Music was and always will be the force of athletes, their kick for adrenaline. You listen to it, you work out to it, you play to it, you feel it and you live it. The street shaped Hip Hop, bball and thus, urban lifestyle. One was not imagined without another, you could say both were walking down the street hand in hand. AND1 gave the tape with any purchase, distributing more than 200 000 of these in a span of only three weeks. The tape was watched and listened to night and day, the whole movement a cultural phenomenon influencing especially a whole new generation of hoopers. What started as a viral marketing campaign of AND1, soon turned into a revolution of basketball.

Summers belonged to streetballers. People were not talking about the stats of their favorite NBA player anymore but about the magic taking place at every court and backyard in their neighborhood. The arrival of the AND1 Mixtape Volume 1 sparked the fire, lighting up the Hip Hop and streetball scene. More tapes were about to follow, containing the most extreme and difficult moves to perform. Leaked into the suburbs of the cities, the tape gained a totally new audience and helped AND1 to an increasingly promotion and popularity.

The release of the Mixtape 3 helped skyrocket AND1 into the unchallenged ruler of the streetball scene. As the largest basketball apparel company, the brand expanded their annual streetball tours into the Mixtape tours. These were famous and legendary for giving AND1 international fame. The greatest streetballers were challenging other hoopers from all over the world in one-on-one’s worldwide, entertaining the masses in over 30 countries. The last ones standing were presented with an endorsement deal with AND1. The tours not only promoted their sales but helped to a television take-over. From 2002 up until 2008, the Mixtape tours were televised live on ESPN under the name “Streetball”, competing with ESPN’s “SportsCenter”. Moreover, streetball themed video games started to release and entertain the masses. Streetball and AND1 were synonymous and they were omnipresent.

 

 

For all the AND1 Mixtape Volumes, check our youtube channel youtube.com/kickz!

 

 

VC AND TAI CHI

 

AND1’s probably biggest success was actually quite a coincidence. And what a coincidence! When Vince Carter was drafted to the Toronto Raptors in 1998, he was signed by Puma. Already after his rookie season did VC decide to leave his initial endorsement deal and play in several brands for the rest of his second season before signing with a new company. This was the chance for AND1, sending some pairs of their performance sneakers in his way. Even if Carter was not sponsored by AND1, he wore the famous Tai Chi on probably the best and biggest NBA Slam Dunk Contest in basketball history in 2000. The shoes were perfect for this occasion, because they were inspired by the Ying-Yang symbol. While the ‘Ying’ featured one color inside of the shoe, the ‘Yang’ wrapped another color around the outside and toe of the sneaker. So when Vince started his iconic show, the shoes were like perfectly tailored for him: While dunking, he got one leg up and the ball underneath, making you see one half red and one half white.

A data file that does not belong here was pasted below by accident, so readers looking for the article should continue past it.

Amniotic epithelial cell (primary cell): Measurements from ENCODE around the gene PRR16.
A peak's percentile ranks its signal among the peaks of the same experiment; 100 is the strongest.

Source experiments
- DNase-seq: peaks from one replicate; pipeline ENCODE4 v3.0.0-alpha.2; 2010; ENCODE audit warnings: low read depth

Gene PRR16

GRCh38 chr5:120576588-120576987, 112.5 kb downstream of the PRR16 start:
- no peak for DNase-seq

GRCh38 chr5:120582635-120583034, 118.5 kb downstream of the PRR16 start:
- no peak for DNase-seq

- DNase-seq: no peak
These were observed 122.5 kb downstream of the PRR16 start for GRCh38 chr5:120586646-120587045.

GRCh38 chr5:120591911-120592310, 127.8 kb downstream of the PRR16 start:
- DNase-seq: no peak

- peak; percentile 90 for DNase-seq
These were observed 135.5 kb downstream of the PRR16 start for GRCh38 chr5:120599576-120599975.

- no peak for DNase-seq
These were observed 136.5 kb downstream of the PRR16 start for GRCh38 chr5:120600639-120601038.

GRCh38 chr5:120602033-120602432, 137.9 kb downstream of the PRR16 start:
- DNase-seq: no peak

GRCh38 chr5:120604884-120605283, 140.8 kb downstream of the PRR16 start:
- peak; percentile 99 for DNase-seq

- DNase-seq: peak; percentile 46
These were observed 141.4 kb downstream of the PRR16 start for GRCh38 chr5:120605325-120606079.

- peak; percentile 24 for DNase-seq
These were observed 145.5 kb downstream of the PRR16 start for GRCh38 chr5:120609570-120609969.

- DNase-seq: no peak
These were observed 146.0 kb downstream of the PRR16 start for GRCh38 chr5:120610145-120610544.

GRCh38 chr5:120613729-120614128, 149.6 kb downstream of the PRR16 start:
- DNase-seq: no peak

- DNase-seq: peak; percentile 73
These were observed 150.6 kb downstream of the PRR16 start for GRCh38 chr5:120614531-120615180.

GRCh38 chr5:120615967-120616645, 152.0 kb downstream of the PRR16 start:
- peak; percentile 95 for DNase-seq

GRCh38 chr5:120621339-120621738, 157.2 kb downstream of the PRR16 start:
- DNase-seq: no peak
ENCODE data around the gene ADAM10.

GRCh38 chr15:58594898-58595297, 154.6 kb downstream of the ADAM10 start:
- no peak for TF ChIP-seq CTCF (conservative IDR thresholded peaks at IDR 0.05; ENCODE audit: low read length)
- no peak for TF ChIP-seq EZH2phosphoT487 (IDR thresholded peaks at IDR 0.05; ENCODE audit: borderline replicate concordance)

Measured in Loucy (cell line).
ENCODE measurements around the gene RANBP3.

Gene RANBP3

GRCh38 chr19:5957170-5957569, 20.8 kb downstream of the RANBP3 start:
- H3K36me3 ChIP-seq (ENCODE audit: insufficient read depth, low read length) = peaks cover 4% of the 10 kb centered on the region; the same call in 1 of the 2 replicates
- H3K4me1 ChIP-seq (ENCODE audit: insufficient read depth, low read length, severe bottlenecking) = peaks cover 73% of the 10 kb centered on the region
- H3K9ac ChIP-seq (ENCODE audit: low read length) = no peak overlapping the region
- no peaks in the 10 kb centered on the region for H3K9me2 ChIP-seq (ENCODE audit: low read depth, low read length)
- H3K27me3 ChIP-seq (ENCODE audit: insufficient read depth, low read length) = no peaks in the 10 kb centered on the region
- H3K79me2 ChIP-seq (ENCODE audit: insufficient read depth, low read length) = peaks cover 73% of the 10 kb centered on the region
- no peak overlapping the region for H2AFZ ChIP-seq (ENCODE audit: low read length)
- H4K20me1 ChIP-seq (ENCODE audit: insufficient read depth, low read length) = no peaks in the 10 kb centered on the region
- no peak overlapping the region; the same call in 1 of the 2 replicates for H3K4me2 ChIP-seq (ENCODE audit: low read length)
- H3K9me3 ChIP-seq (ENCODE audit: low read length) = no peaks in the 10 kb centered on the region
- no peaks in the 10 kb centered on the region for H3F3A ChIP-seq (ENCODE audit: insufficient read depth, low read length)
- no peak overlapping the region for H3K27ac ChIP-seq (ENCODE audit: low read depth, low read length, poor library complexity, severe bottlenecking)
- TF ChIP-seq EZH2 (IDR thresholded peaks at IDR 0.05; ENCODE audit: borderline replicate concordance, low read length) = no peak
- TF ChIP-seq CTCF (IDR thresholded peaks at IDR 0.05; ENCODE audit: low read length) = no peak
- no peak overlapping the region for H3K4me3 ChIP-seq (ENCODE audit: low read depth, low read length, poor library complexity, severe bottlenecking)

To this day, VC’s series of five dunks at this All-Star Weekend is considered to be one of the most iconic moments in NBA history. He put dunking to a new level, taking off like never-seen-before. The AND1 Tai Chi took off right afterwards, getting all its traction from the Dunk Contest. It showed that AND1 could not only do events and graphic tees, but shoes as well. The Tai Chi was one of the most popular basketball shoes of all time, thanks to Vince Carter and his powerful dunk skills.

NEVER GIVE UP

AND1 had quite its ups and downs. While the brand could not sign the slam dunk king, they managed to sign two of NYC’s greatest streetball legends. Lance Stephenson and Rafer Alston, who both made it from Rucker Park to the league. They did good in the NBA, had the never-give-up attitude and fitted perfectly into AND1’s philosophy. They have a creative style and extreme ball handling skills. Furthermore, AND1 signed stars-in-the-making like Isaiah Canaan (Houston Rockets), James Johnson (Toronto Raptors) and Mitch MCGary (Oklahoma City Thunder) the last years. AND1 has always been special – they believe in the underdogs, who never give up, bring out the best in themselves and strive for greatness. They gave dozens of players a chance to change their lives, even if the NBA did not turn out to be their final destination. Players like Allen Iverson, CP3 and Kyrie Irving nowadays influence the league by performing streetball moves that break everybody’s ankles. Those scenes remind you of the heydays of AND1 and the influence they had on the hoop culture. For AND1, it is finally time to start a new tour – let’s call it the greatest comeback tour.

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BORN READY CREW: Lance Stephenson and Rafer Alston (credits: and1.com)


AND1 AND KICKZ.COM

As one of the leading online-shops for premium sneakers and urban fashion we always provide you with the newest stuff of the most popular brands. With our deep knowledge and experience in the street and basketball wear market KICKZ is known as THE expert for sneakerheads and street couture enthusiasts alike. Thus, it is actually unnecessary for us to mention that we have a huge collection of AND1’s finest shirts and greatest kicks. New styles dropped in that will remind you of the golden days of streetball. Check our KICKZ online shop for the famous streetball brand: AND1!

 

In cooperation with FIVE MAG!


 

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About the author

Started from the University now she‘s here: Sophia was drafted this season as an intern and now represents the female voice in the team. Collecting shoes like others collect souvenirs while traveling, she leaves no country without at least two new kickz in her backpack. The franconian sneakerhead knows every sneaker blog by heart, but when it comes to a favorite brand, there is only one true love in her life: NIKES on her feet keep her cypher complete. Hobbies include: cheering for her Wine & Gold, eating sushi all day every day and playing beerpong. #nevernotballin